- We've told you about fake condo line ups (wherein ads appeared on craigslist for people to stand in line for condo pre-sales).
- We've told you about fake press photo opportunities.
- We've covered incidents where realtors have been caught posing as fake buyers.
Attached to the story was this picture gallery showing you this gaudy home, presumably for sale on this property:
The Vancouver Sun last week published a story and photo gallery online about a West Vancouver waterfront home at 3810 Marine Drive listed for $38 million. The Sun has since learned that the photos on the listing realtor’s website are artist’s renderings and not photos of the actual home on the property. The home on the property is a rancher/bungalow built in 1964. Realtor Laura McLaren says the images on her website depicting a mansion “are renderings of what could be built on this property.”
But as Many Franks said, "Of the 19 images on the realtor’s website, two thirds are total fiction. There are only two photographs of the actual house you’d get with your $38 million. None of the interior fantasies include any indication that they don’t really exist."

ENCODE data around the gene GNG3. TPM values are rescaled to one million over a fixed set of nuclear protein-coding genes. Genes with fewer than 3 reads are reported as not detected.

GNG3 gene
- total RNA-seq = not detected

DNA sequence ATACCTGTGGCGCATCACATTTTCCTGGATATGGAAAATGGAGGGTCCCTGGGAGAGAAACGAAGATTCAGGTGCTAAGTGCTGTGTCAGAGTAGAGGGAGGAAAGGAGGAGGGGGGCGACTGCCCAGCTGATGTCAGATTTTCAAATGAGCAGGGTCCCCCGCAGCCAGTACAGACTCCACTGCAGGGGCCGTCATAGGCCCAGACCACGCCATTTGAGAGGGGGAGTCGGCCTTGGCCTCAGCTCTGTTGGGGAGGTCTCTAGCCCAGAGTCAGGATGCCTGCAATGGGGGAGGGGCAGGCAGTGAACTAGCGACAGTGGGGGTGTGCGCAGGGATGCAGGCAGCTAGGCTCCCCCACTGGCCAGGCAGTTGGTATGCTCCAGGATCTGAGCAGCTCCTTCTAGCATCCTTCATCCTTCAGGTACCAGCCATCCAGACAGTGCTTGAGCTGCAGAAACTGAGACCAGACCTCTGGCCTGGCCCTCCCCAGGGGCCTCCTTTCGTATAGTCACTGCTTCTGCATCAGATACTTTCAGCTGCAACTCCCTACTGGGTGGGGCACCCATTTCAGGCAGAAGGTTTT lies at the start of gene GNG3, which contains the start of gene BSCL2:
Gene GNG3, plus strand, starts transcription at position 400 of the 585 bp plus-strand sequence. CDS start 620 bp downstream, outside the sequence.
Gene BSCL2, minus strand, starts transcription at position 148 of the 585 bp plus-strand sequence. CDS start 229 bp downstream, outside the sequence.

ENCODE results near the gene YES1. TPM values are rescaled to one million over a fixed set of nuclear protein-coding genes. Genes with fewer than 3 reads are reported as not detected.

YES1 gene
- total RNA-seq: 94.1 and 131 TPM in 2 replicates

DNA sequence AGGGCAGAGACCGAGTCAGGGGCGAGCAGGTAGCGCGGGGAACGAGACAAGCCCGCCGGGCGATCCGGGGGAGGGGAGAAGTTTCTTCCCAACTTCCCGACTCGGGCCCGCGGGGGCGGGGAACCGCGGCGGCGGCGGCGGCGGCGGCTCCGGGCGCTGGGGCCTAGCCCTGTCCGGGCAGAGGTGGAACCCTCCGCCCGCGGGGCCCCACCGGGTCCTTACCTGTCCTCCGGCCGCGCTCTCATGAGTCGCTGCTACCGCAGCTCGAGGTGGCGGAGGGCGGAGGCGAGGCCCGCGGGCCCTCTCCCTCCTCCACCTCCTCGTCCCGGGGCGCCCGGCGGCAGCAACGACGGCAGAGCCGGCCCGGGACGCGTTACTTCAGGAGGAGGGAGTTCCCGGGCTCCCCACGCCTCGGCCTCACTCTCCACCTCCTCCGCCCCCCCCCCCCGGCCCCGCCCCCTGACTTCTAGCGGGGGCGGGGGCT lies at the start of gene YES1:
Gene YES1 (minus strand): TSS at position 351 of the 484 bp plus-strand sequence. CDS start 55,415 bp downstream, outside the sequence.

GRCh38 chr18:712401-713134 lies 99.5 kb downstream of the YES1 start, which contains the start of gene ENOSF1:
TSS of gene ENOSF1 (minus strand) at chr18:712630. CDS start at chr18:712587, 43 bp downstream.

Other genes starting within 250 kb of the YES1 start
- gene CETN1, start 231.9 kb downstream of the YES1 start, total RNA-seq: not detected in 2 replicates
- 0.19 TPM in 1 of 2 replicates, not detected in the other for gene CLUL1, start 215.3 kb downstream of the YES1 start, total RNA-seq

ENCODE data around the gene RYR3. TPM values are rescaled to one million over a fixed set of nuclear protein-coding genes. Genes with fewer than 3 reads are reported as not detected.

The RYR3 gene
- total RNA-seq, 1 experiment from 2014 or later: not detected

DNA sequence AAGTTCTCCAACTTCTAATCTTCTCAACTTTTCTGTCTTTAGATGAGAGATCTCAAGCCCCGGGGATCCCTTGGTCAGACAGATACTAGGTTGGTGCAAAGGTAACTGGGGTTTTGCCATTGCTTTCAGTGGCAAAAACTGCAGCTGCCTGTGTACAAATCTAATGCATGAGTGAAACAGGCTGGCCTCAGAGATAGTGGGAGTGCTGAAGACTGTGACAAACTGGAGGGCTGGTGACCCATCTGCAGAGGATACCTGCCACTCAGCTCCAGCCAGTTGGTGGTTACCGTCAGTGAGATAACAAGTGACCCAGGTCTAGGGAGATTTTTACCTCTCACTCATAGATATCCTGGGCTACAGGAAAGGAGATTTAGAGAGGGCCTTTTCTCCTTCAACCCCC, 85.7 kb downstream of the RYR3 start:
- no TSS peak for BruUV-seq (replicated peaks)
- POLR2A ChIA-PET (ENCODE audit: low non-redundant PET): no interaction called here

Even if the press came across the listing on their own and published their story without any prodding from someone in R/E, what the hell is going on in the real estate industry?
Is it not a deception to list this property with these pictures without clearly indicating that the fictitious house isn't really there? Doesn't transparency demand at least a prominent notation that the house pictured in the majority of the listing photos does not exist?
Certainly the lack of transparency fooled the Vancouver Sun into running this story!
Was the whole purpose of the fake pictures a means to garner free advertising as the media runs this as a "news story"? Would any media outlet have run this story without those pictures? We think the fact the Vancouver Sun promptly removed their story when they learned the house didn't exist speaks volumes.
How is it that the Real Estate Council of BC stands by and seemingly allows the public/press to be continuously mislead?
The integrity of the industry is at stake here.
Is anyone looking out for the public in all of this?
I would love to hear the personal thoughts of some of the realtors out there in the comments section of this posting.
UPDATE: The listing on the homepage of the realtor has now been modified and all the "fake" house pictures have been removed with the exception of the one exterior pic. That single exterior pic used to be the lead pic for the listing, now it is not (it's number 7 in the thumbnails below). Still unclear why that one pic is even there to begin with.
UPDATE 2: The "fake" house image on the listing on the homepage of the realtor has now been modified to indicate it is an image of what 'could' be constructed on the property.
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